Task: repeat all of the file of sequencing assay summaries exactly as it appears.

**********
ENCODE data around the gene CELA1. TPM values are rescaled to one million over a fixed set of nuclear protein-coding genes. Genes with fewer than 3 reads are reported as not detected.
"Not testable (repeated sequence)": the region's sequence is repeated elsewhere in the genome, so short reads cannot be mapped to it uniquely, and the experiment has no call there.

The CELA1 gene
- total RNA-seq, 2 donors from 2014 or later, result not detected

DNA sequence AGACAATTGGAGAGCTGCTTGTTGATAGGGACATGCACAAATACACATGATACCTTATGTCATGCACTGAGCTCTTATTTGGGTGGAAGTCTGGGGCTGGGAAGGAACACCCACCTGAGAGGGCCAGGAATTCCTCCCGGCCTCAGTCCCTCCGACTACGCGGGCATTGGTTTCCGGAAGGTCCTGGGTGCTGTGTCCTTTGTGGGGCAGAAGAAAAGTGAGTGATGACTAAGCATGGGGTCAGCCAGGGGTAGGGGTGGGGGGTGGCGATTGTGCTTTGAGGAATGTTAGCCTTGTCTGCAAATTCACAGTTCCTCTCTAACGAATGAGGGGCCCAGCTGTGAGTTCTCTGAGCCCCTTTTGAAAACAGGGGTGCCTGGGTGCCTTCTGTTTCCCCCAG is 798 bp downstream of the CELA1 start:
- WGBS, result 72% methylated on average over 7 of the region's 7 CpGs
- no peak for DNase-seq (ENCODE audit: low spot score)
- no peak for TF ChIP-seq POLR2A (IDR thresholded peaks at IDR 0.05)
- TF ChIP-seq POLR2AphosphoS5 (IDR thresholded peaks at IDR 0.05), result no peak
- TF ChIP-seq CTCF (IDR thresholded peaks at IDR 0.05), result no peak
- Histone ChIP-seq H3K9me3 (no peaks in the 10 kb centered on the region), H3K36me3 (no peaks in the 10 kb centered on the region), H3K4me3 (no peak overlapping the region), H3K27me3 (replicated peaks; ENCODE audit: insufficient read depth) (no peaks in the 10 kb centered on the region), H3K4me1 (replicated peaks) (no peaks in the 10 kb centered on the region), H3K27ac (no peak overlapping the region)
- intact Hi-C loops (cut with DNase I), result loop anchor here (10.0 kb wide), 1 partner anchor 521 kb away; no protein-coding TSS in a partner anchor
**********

ENCODE data around the gene CELA1. TPM values are rescaled to one million over a fixed set of nuclear protein-coding genes. Genes with fewer than 3 reads are reported as not detected.
"Not testable (repeated sequence)": the region's sequence is repeated elsewhere in the genome, so short reads cannot be mapped to it uniquely, and the experiment has no call there.

The CELA1 gene
- total RNA-seq, 2 donors from 2014 or later, result not detected

DNA sequence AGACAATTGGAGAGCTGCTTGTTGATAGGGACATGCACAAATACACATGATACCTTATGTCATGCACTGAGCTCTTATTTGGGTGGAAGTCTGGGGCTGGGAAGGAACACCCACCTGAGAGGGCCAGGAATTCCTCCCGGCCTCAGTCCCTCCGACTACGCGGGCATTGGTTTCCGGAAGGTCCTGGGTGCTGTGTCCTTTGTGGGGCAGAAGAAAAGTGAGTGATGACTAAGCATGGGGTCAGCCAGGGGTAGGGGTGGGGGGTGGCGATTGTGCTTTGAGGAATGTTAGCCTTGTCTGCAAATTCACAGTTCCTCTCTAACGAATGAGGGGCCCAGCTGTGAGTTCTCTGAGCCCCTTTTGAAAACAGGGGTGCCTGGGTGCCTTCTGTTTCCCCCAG is 798 bp downstream of the CELA1 start:
- WGBS, result 72% methylated on average over 7 of the region's 7 CpGs
- no peak for DNase-seq (ENCODE audit: low spot score)
- no peak for TF ChIP-seq POLR2A (IDR thresholded peaks at IDR 0.05)
- TF ChIP-seq POLR2AphosphoS5 (IDR thresholded peaks at IDR 0.05), result no peak
- TF ChIP-seq CTCF (IDR thresholded peaks at IDR 0.05), result no peak
- Histone ChIP-seq H3K9me3 (no peaks in the 10 kb centered on the region), H3K36me3 (no peaks in the 10 kb centered on the region), H3K4me3 (no peak overlapping the region), H3K27me3 (replicated peaks; ENCODE audit: insufficient read depth) (no peaks in the 10 kb centered on the region), H3K4me1 (replicated peaks) (no peaks in the 10 kb centered on the region), H3K27ac (no peak overlapping the region)
- intact Hi-C loops (cut with DNase I), result loop anchor here (10.0 kb wide), 1 partner anchor 521 kb away; no protein-coding TSS in a partner anchor